"Rango" outlasted Damon's "The Adjustment Bureau" by a cool $16 million at the box office and gave star Johnny Depp another notch in his gun belt. Whether he's a pirate, a crazed Gonzo journalist or an animated chameleon, Depp makes every role unique and "Rango" is no exception.
When a small chameleon drifts into town in the desert, the townsfolk are looking for a hero and he's the most unlikely of all to fit such a role. He's more at home attempting to reenact Shakespeare that knocking back drinks at the bar is a dusty desert border town.
Slowly he realizes the opportunity before him and adopts the name of Rango (Depp), a rough and tough drifter hell-bent on action. And just when things look to be going south for Rango when he's challenged to a gunfight, he kills a hawk that terrorizes the town by pure chance.
Soon thereafter, he's named the new sheriff and stumbles upon the fact the town, which relies on water to survive, is close to running dry. As he bumbles his way through, he begins to connect the dots and the dots lead to the town's mayor, Tortoise John (Ned Beatty).
Rango is called out by Rattlesnake Jake (Bill Nighy) about the boasts he made to get the town behind him and is kicked out of town. As he wanders the desert he meets the Spirit of the West, who Rango identifies as the "Man with no Name" and informs him "No man can walk out on his own story."
With the help of a mystical armadillo and moving cacti, he finds the source of the town's water woes, a shutoff valve on the outskirts of Las Vegas. Rango returns to the town to call out Rattlesnake Jake to a dual as he's set up shop as the mayor's muscle.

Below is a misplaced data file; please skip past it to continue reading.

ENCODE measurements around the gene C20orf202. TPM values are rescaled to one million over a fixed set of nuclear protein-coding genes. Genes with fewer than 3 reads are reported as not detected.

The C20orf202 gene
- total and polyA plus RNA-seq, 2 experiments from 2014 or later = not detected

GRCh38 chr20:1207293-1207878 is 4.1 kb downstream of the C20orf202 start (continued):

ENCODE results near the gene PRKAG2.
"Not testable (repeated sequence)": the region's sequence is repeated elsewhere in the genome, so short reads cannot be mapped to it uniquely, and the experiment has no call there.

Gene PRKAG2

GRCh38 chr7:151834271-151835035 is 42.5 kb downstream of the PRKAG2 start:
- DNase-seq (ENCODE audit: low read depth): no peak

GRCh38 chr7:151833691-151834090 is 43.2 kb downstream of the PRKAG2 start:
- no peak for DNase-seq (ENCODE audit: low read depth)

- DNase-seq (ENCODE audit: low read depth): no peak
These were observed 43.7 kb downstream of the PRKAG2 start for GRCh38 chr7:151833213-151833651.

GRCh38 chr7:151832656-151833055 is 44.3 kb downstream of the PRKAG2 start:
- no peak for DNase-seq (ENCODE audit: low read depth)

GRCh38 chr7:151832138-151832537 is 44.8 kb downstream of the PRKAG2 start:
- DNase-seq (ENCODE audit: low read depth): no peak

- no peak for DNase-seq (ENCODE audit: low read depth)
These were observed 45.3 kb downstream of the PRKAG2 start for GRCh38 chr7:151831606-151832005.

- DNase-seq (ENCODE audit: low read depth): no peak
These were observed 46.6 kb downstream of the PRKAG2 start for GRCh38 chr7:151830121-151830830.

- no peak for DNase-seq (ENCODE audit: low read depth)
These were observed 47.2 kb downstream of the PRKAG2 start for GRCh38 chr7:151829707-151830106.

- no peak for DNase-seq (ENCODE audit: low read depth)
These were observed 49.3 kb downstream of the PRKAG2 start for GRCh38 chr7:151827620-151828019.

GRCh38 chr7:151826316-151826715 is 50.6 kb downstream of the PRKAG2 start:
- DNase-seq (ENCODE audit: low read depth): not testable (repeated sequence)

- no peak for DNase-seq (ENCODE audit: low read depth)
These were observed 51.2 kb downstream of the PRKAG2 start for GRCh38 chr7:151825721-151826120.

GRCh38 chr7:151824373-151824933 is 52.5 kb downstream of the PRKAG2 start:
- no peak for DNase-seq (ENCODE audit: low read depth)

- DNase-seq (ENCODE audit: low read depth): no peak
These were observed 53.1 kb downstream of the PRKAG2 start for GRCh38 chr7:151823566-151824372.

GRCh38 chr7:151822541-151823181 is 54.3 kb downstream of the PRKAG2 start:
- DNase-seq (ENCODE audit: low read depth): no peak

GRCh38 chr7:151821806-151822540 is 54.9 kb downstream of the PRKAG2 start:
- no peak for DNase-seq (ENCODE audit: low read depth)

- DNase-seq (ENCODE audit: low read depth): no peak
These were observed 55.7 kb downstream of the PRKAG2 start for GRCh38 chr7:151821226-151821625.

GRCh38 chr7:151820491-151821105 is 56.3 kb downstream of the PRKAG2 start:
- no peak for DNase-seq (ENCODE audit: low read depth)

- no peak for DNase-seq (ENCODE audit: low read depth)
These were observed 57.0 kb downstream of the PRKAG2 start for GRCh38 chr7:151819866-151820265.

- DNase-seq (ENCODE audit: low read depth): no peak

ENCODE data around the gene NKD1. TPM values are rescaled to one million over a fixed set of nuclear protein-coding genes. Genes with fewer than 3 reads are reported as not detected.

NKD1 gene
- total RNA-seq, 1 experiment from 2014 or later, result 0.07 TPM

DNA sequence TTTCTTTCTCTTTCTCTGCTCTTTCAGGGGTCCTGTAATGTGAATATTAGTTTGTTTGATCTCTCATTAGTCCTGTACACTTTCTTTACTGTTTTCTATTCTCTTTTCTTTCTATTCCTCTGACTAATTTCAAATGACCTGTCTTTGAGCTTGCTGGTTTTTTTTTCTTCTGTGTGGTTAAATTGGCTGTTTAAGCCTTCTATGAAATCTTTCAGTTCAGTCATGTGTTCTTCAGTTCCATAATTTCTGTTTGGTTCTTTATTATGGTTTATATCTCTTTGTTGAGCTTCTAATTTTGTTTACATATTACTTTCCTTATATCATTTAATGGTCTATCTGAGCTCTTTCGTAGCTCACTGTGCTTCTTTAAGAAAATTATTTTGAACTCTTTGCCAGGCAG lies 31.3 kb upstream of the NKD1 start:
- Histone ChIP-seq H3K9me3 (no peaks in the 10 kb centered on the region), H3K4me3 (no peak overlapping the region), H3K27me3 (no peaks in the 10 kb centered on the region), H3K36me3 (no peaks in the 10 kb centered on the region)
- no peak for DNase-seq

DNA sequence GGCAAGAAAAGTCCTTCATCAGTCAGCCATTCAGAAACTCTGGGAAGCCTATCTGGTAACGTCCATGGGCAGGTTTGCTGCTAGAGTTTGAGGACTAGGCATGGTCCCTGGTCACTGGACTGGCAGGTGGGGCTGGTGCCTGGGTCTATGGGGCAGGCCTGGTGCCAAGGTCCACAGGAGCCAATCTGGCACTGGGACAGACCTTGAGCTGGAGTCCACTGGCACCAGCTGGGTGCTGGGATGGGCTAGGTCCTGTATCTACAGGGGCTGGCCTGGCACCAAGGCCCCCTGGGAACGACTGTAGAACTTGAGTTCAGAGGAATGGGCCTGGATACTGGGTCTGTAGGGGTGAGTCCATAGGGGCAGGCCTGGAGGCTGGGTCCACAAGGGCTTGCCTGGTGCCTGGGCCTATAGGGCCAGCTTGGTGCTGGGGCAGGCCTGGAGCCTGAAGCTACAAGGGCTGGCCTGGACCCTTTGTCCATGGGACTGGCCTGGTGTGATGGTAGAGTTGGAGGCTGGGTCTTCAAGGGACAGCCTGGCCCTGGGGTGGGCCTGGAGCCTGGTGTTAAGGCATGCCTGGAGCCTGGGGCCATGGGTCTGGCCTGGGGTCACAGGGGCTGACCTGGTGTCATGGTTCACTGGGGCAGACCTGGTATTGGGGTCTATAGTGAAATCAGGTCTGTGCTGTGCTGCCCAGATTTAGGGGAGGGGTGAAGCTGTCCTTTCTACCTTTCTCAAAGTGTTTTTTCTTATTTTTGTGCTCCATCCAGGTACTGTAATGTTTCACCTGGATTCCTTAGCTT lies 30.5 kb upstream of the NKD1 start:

The distraction allows the town to be flooded with water, with a geyser sending Jake spiraling into the air. The return of the water ensures the town gets back on the road to prominence.
"Rango" is a funny, quirky little film, which capitalizes on the talents of Depp. But be warned, just because it's animated doesn't necessarily make it kid friendly.
More than a few curse words are thrown around in quick passing, but toward the end of the film, the two characters which the scene is focused on throws down "damn" and a "go to hell." While it might not be much for adult audiences, it was a bit much for younger audience goers.
Final Cut: It's genuine quirkiness makes "Rango" a definite pleaser. The story drags at times, but not enough to pull the film down. Plus, a soundtrack from Hans Zimmer benefits the film immensely.
4 out of 5 Stars
Starring: Johnny Depp, Isla Fisher, Ned Beatty, Alfred Molina, Bill Nighy
Director: Gore Verbinski
Writer: John Logan
MPAA Rating: Rude humor, language, action and smoking
In theaters now